Subjective social position and cognitive function in a longitudinal cohort of older, rural South African adults, 2014–2019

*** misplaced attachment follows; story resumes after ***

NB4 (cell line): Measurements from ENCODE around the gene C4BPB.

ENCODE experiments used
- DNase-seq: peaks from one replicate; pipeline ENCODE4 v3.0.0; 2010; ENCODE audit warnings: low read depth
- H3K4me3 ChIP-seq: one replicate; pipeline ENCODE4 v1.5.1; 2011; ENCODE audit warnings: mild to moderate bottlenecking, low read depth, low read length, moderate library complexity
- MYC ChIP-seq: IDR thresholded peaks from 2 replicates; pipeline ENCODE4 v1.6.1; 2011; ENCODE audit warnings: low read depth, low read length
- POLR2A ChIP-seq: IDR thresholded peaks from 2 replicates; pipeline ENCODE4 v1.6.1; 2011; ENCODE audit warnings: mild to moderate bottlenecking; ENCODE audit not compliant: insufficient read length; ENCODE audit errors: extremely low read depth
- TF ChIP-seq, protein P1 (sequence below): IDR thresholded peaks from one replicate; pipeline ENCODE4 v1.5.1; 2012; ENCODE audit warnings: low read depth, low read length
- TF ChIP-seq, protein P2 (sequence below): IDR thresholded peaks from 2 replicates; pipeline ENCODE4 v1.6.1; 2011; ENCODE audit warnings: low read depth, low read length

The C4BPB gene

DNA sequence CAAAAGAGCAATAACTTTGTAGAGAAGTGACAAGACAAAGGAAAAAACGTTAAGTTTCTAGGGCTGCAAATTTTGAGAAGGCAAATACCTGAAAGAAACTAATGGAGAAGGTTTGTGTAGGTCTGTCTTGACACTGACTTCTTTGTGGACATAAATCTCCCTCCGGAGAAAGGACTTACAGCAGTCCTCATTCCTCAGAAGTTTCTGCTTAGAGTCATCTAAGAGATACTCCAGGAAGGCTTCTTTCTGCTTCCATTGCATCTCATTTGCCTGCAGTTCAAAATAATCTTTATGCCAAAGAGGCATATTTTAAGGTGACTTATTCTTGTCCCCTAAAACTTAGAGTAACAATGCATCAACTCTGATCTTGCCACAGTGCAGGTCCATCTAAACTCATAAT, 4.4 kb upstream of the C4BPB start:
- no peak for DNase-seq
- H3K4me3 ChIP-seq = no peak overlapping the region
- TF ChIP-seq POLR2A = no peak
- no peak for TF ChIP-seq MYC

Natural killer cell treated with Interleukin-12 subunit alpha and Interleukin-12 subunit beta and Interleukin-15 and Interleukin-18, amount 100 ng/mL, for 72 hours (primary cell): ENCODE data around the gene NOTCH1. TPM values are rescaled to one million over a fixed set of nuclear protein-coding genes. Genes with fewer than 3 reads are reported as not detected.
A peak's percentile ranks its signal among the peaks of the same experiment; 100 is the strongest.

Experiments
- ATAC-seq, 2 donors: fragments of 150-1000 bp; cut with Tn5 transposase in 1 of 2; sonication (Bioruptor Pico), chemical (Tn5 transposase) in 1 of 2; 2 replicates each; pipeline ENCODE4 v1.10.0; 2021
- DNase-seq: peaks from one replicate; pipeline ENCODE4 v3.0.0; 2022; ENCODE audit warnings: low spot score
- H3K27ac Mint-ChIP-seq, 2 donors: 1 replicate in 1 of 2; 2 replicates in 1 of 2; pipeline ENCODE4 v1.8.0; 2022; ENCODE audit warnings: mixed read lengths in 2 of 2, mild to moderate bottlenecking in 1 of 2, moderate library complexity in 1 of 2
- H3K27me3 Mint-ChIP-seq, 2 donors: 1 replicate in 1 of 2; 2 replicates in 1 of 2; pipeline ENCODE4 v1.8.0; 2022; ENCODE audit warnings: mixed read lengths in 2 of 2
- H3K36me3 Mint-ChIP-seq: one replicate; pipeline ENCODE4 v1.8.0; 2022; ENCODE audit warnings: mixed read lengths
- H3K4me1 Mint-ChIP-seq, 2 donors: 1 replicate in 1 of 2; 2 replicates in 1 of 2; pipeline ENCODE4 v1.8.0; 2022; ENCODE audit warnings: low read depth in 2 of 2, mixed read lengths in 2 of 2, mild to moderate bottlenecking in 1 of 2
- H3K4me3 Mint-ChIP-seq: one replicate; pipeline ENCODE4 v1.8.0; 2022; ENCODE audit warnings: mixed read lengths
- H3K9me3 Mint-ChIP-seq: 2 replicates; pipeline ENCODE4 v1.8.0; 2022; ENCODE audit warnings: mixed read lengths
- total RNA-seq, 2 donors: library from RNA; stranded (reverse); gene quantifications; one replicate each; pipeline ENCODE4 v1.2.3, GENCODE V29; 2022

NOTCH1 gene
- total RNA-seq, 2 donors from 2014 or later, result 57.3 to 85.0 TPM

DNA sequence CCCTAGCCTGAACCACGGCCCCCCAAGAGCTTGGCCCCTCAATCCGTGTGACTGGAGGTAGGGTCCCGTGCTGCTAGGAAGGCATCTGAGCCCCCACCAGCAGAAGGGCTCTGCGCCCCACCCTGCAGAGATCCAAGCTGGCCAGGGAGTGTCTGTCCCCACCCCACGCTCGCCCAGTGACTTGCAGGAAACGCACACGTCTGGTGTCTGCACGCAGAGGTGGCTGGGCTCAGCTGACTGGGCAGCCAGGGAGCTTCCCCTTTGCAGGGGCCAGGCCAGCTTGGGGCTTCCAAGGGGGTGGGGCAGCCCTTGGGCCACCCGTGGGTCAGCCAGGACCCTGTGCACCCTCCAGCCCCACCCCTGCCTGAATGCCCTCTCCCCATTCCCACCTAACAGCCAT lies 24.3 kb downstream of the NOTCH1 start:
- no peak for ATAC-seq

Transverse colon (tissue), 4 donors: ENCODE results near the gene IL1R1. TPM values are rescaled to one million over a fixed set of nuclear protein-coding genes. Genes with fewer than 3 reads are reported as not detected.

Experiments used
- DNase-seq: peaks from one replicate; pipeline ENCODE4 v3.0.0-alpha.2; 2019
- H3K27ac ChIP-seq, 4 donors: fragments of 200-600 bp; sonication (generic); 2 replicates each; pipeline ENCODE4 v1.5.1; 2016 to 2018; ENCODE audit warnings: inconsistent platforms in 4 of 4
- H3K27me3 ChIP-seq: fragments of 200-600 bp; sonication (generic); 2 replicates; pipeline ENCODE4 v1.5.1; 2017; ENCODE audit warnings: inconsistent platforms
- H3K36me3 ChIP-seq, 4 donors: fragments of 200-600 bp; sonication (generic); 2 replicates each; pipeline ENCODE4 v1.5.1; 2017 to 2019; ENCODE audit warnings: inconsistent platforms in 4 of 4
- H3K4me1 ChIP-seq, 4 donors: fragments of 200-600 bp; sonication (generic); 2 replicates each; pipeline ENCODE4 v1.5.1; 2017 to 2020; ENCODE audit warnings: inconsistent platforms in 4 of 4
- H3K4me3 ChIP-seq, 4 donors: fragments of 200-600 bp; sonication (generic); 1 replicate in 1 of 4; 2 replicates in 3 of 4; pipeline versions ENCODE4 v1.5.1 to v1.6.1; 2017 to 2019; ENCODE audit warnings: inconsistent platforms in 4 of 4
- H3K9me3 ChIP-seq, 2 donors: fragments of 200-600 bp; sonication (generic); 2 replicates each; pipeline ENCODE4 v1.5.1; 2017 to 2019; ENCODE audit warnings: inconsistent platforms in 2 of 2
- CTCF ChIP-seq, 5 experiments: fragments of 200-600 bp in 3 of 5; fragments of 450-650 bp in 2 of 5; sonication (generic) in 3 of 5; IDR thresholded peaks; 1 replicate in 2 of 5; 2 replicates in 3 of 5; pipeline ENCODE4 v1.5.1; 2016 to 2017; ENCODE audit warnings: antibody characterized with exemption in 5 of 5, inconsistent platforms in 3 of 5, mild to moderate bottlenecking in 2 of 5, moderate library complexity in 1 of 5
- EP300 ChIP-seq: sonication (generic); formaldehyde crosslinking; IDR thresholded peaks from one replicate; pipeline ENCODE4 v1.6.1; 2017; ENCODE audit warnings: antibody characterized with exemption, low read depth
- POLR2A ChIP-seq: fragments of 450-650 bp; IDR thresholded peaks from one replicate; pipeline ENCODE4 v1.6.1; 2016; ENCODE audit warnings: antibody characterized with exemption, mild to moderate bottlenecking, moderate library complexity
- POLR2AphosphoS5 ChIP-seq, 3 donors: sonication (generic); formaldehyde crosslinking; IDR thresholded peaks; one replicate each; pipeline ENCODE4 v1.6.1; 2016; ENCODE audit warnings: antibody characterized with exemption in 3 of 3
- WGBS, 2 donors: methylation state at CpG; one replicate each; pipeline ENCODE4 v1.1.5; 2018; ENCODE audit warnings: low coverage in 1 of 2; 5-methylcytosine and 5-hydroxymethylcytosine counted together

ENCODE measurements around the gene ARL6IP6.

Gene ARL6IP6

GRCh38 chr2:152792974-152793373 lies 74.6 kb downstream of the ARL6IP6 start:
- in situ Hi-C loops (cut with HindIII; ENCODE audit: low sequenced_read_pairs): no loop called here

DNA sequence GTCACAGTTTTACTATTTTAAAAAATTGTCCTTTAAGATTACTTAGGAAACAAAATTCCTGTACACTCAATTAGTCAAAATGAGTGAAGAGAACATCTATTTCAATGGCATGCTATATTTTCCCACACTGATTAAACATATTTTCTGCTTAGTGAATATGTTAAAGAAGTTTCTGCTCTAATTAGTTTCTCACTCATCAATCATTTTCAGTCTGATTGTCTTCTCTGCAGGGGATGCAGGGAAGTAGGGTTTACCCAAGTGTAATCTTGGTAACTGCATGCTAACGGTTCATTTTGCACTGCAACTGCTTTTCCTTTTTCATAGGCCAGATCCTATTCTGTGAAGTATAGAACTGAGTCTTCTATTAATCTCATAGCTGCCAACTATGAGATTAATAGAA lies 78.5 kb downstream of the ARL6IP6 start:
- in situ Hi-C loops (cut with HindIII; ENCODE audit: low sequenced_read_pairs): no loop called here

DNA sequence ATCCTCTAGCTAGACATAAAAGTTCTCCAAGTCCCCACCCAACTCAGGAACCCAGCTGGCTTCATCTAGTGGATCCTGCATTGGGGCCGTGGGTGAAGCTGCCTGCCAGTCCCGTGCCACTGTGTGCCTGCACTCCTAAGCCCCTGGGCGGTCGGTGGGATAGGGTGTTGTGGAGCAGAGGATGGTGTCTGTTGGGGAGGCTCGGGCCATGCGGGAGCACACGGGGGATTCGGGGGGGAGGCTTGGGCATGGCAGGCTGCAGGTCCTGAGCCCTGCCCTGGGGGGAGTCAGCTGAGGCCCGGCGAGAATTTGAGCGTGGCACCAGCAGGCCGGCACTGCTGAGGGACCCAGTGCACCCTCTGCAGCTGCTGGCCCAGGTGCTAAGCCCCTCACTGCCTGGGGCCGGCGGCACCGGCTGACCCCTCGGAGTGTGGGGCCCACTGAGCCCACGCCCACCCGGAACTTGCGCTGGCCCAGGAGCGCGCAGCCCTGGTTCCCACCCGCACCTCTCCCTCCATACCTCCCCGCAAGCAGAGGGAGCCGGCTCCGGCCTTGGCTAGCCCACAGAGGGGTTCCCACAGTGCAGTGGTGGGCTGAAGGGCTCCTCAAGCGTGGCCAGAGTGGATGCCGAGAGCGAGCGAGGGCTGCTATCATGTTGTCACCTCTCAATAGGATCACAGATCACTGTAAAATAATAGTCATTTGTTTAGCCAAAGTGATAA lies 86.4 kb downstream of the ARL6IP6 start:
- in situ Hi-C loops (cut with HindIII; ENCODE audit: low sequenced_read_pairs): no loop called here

Background The relationship between subjective social position (SSP) and cognitive ageing unclear, especially in low-income settings. We aimed to investigate the relationship between SSP and cognitive function over time among older adults in rural South Africa. Methods Data were from 3771 adults aged ≥40 in the population-representative ’Health and Ageing in Africa: A Longitudinal Study of an INDEPTH Community in South Africa’ from 2014/2015 (baseline) to 2018/2019 (followup). SSP was assessed at baseline with the 10-rung MacArthur Network social position ladder. Outcomes were composite orientation and episodic memory scores at baseline and follow-up (range: 0–24). Mortality- and attrition-weighted linear regression estimated the associations between baseline SSP with cognitive scores at each of the baseline and follow-up. Models were adjusted for age, age2 , sex, country of birth, father’s occupation, education, employment, household assets, literacy, marital status and health-related covariates. Results SSP responses ranged from 0 (bottom ladder rung/lowest social position) to 10 (top ladder rung/ highest social position), with a mean of 6.6 (SD: 2.3). SSP was positively associated with baseline cognitive score (adjusted β=0.198 points per ladder rung increase; 95%CI 0.145 to 0.253) and follow-up cognitive score (adjusted β=0.078 points per ladder rung increase; 95%CI 0.021 to 0.136). Conclusion Independent of objective socioeconomic position measures, SSP is associated with orientation and episodic memory scores over two time points approximately 3 years apart among older rural South Africans. Future research is needed to establish the causality of the observed relationships, whether they persist over longer follow-up periods and their consistency in other populations.